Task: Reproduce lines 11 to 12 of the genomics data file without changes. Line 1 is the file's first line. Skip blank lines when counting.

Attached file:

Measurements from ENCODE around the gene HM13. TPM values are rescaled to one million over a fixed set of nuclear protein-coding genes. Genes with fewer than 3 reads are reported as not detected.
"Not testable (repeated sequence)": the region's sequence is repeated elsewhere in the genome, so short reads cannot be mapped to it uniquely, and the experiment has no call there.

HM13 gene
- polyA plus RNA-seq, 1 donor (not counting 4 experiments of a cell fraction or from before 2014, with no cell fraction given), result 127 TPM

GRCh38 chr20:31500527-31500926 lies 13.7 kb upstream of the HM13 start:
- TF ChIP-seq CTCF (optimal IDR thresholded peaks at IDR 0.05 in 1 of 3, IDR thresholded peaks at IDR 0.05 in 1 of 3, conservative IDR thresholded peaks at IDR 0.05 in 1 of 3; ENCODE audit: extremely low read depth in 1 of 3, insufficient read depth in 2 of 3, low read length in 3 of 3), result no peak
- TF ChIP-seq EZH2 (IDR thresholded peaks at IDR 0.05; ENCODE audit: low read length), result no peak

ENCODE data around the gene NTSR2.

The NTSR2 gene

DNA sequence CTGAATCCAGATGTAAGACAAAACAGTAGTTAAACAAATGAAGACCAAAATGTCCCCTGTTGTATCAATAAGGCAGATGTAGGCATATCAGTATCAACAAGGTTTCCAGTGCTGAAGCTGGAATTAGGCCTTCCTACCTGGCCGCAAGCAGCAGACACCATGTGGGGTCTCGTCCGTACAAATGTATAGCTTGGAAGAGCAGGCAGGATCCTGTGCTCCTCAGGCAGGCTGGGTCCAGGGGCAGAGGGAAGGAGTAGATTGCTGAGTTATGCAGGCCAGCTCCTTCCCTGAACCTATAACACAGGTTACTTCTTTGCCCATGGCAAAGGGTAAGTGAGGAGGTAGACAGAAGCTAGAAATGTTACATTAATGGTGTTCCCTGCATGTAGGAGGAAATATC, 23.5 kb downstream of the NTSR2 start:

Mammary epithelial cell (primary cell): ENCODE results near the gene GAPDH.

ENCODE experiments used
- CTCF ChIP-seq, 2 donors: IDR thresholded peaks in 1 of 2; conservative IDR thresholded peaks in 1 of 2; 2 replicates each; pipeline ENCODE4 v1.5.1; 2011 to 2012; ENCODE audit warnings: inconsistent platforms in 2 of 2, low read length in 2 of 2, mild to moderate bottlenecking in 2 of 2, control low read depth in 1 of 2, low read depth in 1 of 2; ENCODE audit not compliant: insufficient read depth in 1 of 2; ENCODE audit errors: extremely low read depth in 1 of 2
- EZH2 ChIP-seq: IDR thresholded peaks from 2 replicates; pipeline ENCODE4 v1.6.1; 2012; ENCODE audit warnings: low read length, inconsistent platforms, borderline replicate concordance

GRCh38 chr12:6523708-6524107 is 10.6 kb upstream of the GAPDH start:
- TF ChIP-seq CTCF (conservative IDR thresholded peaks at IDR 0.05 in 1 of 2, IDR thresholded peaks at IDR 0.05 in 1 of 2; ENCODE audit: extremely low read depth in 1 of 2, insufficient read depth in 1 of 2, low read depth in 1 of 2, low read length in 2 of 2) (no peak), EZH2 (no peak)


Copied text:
Mammary epithelial cell (primary cell): ENCODE results near the gene GAPDH.

ENCODE experiments used